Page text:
Birds and Bones…the Key to Captivating

Birds and Bones…the Key to Captivating

Hummingbirds can fly backwards and even upside down.

Their shoulders have unique ball and socket joints that allow 180 degree wing rotation.

This characteristic also gives hummingbirds the ability to hover in place by beating their wings up to 80 times per second in a figure 8 pattern.

Other birds flap their wings upward and downward, but hummingbirds stroke their wings backward and forward. That’s the reason for their amazing flight patterns.

They also take 250 breaths per minute, eat half their body weight every day, and fly 500 miles nonstop during migration (one species can fly 1200 miles without a break).

But this article isn’t about a fascination with hummingbirds.

This article is about a fascination with YOU.

I am writing this to help you be as interesting as the hummingbird.

I’m not suggesting you start walking backwards. Michael Jackson’s “moonwalk” stands alone on that one.

But a big part of life is conversation. People naturally gravitate towards those who are interesting. This is true in love, family, business, and life.

My goal is to give you the ability to fly through any conversation with nimble and aerobatic moves like the hummingbird.

These “moves” are stimulating things you can say to peak a person’s interest. But there is an art to mastering this skill.

You don’t want to talk about the ordinary aspects of ordinary things, like the weather today.

At the other end of the spectrum, don’t pontificate on the exotic or complex, what few know or care to know, like astrophysics… even though it may interest you.

The key to captivating is to talk about things that most already know something about, but don’t know fascinating things about, like the hummingbird.

You’ve seen hummingbirds and probably marveled at their grace and beauty.

But did you know that they eat half their body weight each day, can fly backwards, and go non-stop for up to 500 miles during migration?

Didn’t you find that interesting when I shared it in the beginning of this article?

That’s the key to captivating.

Talk about the extraordinary aspects of ordinary things.

For example, we all know we have bones in our body. Some people might even know how many bones adults have – 206.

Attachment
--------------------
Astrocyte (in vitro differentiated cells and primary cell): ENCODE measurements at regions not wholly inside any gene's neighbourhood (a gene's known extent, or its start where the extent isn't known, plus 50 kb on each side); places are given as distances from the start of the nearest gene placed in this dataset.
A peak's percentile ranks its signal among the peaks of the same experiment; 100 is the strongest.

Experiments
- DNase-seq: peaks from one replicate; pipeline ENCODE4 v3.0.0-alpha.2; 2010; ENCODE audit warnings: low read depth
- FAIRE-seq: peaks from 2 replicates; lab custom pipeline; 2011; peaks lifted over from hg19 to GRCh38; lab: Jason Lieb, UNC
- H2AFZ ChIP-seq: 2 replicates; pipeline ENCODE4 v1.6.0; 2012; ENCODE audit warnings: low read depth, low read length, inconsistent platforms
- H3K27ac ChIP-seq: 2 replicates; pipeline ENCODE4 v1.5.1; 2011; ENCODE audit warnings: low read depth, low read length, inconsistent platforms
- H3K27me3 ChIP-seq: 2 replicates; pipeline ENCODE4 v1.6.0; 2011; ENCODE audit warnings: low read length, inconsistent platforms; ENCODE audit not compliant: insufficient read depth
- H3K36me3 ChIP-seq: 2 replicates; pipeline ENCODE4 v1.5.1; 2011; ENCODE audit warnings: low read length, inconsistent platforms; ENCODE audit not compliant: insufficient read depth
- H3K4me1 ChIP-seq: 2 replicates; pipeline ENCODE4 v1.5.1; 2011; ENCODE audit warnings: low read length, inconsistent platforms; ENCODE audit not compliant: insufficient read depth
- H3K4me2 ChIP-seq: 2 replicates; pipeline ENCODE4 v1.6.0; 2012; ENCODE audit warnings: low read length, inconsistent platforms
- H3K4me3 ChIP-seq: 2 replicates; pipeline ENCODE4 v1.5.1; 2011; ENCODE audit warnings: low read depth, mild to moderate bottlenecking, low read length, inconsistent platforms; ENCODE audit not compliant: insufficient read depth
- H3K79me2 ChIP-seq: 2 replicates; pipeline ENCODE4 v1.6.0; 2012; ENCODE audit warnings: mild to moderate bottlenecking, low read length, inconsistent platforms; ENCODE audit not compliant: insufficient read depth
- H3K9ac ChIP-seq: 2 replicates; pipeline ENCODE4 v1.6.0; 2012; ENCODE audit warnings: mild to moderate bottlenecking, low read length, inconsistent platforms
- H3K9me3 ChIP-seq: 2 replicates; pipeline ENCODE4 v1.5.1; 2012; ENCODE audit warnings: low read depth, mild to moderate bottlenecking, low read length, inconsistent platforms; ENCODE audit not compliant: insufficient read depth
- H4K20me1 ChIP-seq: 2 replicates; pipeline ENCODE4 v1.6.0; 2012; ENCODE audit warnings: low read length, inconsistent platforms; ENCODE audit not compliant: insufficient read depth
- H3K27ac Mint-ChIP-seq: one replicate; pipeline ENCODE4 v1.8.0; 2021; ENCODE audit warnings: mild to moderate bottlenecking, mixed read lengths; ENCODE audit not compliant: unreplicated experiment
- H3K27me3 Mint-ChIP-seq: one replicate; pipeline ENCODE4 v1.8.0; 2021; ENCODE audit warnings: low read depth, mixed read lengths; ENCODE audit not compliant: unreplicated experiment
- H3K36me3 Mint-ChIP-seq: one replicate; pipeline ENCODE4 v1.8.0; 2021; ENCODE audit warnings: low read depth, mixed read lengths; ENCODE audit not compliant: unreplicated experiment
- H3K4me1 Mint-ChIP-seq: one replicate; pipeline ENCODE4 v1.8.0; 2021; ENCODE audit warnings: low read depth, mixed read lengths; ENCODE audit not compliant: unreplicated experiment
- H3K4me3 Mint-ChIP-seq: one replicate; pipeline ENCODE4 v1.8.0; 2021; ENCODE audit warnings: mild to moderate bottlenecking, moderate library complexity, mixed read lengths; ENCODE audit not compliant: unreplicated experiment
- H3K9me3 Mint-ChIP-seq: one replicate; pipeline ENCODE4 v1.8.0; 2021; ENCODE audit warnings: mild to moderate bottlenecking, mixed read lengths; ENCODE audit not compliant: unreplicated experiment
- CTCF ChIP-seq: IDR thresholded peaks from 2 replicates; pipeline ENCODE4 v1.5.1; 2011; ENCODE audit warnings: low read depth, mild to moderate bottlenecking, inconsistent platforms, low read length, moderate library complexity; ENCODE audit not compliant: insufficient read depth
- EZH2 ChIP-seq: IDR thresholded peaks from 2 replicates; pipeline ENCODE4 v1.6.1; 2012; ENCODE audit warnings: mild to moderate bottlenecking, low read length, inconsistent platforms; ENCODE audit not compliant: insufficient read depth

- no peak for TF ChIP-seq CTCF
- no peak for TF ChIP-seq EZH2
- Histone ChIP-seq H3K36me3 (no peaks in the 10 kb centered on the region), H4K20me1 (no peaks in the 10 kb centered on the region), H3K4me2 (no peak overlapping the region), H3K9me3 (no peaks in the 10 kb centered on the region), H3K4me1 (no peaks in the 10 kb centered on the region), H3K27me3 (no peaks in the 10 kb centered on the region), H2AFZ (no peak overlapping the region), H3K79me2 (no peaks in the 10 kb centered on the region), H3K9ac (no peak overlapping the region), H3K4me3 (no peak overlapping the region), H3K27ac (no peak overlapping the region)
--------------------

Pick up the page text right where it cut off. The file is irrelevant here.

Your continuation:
What most people don’t know is we have 270 bones at birth and the number decreases to 206 by adult age after some bones are fused together.

Most people don’t know that our feet have 26 bones each, our hands have 27 bones each, and combined they comprise more than half of the bones in the human body (106 out of 206).

Most people don’t know there is only one bone that’s not connected to another bone. It’s called the hyoid, a bone in the throat shaped like a horseshoe, which gives us the ability to speak.

Most people don’t know that pound for pound, bones are actually stronger than steel, and that teeth aren’t considered bones, but they do boast the hardest substance in the body… tooth enamel.

This article is the first in a series I am writing called The Key To Captivating. I intend to write articles like this now and then, sharing uncommon knowledge on common ideas or things.

Just for fun, I might quiz you about previous articles in future articles. Are you becoming captivating?

I miss get togethers and parties. Once Covid is under control, I expect there will be a flurry of them to attend.

So in the spirit of captivating the people around you at parties to come, I leave you with a quote by witty Brit journalist, Emily

Maitlis, who said…

“Always come to a conversation armed with two drinks…if it’s dire you can pretend you were on the way to find someone else, and if it’s interesting, you can stay and down both glasses without moving.” -Emily Maitlis

–Greg Hague

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